Crypto Thieves Made Off With $4.3B in 2022: Top Hacks of the Year
From Axie to Wintermute, 2022 was the biggest year yet for crypto hacks
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Topping off an already tumultuous year for cryptocurrency prices and company blowups, 2022 was a record year for crypto hacks.
From January 2022 to November 2022, hackers made off with $4.3 billion of cryptocurrency, up 37% from the same period in 2021, according to data from cybersecurity firm Privacy Affairs. Analysts at Solidus Labs estimate bad actors are launching up to 15 crypto-related scams per hour.
We’ve rounded up the top hacks of the year — so far.
Axie Infinity’s Ronin Network — $625 million
Coming in at the biggest breach of the year, hackers made off with more than $600 million from Ronin Network, an Ethereum-linked sidechain used for blockchain game Axie Infinity in March. Exploiters, the network said, used hacked private keys to forge withdrawals on March 23. The breach wasn’t discovered until almost a week later, when a user was unable to withdraw 5,000 ETH.
Later, Sky Mavis, the company that built the bridge, acknowledged that it may have sacrificed security for speed when developing the bridge. Sky Mavis then announced a $150 million raise, led by Binance, to reimburse affected users. Other contributors to the round included Paradigm, Animoca Brands, Dialectic, Accel and Andreesen Horowitz.
Wormhole Bridge — $320 million
In February, hackers targeted Wormhole, one of the largest cross-chain bridges between Solana and other blockchains. The bad actors exploited a vulnerability in Wormhole’s validation system, allowing them to make off with fraudulently generated wrapped ether.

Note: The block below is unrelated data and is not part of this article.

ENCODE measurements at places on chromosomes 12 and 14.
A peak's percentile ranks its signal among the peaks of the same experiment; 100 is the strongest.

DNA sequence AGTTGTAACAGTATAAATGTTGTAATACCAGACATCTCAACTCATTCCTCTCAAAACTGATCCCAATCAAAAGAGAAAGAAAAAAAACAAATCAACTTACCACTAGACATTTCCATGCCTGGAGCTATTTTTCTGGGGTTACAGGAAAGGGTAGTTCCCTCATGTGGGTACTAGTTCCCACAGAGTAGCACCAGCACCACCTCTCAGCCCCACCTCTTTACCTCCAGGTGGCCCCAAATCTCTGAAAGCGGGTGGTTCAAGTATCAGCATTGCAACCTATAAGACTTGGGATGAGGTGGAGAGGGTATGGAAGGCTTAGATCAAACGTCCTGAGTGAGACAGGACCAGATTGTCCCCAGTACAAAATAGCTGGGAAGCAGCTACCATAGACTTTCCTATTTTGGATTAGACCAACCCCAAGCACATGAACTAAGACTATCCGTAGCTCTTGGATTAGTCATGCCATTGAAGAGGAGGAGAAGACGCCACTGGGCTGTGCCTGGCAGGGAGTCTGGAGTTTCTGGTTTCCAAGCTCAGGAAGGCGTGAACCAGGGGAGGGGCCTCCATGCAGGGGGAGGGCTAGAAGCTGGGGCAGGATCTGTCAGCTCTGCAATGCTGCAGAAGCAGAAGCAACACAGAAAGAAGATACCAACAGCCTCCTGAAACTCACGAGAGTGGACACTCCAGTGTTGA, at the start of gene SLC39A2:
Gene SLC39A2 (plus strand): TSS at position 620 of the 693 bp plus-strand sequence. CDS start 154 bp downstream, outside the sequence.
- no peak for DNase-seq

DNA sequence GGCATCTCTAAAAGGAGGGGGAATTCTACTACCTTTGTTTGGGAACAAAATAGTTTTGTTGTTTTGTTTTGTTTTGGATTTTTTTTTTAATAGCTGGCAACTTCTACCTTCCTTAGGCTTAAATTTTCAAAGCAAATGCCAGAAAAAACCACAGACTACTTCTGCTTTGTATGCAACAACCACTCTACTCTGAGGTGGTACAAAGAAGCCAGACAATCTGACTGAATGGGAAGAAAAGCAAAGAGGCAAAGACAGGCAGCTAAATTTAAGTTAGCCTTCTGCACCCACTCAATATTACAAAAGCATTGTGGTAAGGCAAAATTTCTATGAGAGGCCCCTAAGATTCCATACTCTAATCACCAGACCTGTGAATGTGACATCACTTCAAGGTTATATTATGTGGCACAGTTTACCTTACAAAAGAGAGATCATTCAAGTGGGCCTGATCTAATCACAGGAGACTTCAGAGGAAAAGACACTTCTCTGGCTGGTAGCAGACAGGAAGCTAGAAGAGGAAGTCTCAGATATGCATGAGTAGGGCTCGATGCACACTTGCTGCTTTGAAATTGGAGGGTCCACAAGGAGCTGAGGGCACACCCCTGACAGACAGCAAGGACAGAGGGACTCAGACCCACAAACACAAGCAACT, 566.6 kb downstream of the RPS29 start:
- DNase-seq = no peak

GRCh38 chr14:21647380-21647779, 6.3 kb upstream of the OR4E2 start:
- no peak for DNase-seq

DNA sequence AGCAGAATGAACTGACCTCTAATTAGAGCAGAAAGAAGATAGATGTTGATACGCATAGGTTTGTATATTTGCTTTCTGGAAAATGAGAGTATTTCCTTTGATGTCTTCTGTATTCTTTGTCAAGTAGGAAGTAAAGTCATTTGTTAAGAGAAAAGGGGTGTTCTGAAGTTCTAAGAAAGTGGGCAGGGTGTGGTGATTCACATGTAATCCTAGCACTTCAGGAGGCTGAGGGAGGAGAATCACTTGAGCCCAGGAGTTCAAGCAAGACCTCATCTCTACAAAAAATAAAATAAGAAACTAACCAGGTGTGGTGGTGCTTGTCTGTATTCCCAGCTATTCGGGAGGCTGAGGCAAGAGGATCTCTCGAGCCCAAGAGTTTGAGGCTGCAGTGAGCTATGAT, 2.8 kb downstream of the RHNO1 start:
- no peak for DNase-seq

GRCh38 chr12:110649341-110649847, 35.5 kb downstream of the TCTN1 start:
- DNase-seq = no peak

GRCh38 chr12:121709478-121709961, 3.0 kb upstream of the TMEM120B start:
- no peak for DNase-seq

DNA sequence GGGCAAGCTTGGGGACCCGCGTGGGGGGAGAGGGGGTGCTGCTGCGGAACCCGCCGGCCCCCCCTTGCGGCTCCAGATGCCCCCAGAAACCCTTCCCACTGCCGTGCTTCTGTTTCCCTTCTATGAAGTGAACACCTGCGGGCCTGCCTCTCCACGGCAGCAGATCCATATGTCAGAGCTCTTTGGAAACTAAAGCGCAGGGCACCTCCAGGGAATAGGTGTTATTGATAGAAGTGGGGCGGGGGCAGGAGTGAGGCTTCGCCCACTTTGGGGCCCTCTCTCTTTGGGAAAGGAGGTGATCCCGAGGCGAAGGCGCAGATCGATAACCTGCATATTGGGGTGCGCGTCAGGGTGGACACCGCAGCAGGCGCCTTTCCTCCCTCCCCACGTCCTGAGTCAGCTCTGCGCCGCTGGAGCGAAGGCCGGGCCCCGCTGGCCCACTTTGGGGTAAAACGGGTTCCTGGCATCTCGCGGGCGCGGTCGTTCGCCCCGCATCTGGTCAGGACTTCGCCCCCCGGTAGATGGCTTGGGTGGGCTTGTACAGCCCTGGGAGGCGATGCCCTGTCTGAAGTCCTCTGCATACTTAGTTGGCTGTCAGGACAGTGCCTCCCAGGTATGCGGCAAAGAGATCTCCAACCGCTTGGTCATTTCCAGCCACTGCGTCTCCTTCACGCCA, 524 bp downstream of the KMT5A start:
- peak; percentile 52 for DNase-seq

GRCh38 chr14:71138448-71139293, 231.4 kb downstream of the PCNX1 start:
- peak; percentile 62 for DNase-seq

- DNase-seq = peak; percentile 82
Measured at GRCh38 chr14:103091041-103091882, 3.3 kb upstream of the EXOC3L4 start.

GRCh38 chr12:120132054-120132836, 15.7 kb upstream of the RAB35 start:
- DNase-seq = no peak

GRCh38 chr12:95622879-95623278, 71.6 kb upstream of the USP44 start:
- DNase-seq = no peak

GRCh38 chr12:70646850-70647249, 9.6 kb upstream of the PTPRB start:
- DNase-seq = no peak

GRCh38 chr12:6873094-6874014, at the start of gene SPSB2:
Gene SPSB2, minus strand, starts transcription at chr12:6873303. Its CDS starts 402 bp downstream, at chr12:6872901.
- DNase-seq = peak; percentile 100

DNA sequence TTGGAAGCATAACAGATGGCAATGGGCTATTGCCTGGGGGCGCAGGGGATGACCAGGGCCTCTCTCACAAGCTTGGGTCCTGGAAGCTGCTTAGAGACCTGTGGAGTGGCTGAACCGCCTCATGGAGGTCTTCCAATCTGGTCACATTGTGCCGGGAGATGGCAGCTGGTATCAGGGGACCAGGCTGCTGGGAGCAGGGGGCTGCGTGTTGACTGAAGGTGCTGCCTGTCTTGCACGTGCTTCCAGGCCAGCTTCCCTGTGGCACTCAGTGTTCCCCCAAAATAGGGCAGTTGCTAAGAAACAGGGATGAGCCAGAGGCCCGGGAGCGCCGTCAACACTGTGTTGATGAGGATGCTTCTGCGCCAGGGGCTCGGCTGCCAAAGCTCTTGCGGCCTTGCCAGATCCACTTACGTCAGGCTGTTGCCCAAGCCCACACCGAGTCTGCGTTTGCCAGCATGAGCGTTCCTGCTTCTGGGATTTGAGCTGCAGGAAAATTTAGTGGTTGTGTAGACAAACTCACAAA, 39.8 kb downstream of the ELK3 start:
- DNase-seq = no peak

Hackers then used the chain to convert the wrapped ether into ether. Wormhole parent company Jump Crypto later replaced all 120,000 ether the bridge lost.
Nomad Bridge — $190 million
In August, DeFi bridge Nomad lost $190 million in a hack that involved 960 transactions and 1,175 individual withdrawals. Users were able to exploit a bug in the protocol that allowed them to withdraw more than they had deposited.
It is thought that once news of the bug spread, users rushed to exploit it themselves, resulting in a free-for-all involving onlookers rushing to submit illicit transactions, quickly draining the token bridge of all user funds kept inside its associated smart contract.
White hat hackers later returned at least $32 million to a recovery wallet address, Nomad said. The wallet was set up in association with custodian bank, Anchorage Digital.
Beanstalk Farms — $182 million
Ethereum-based stablecoin protocol Beanstalk lost $182 million in April when a hacker used a flash loan to buy a majority position in STALK, the protocol’s native governance token. The hacker then proposed a massive transfer of funds and approved it using their own majority vote.
Nearly four months after the breach, the algorithmic stablecoin protocol relaunched. Beanstalk Farms said it “unpaused” its services on the one-year anniversary of its original August 2021 launch.
Wintermute — $160 million
In September, Liquidity provider Wintermute, which provides liquidity across most CeFi and DeFi exchanges, said it lost $160 million in a security breach. Wintermute is among the largest crypto liquidity providers, conducting market making services for exchanges including Binance and Coinbase.
There is speculation that the hack was an inside job, but no cause or perpetrator has been confirmed.
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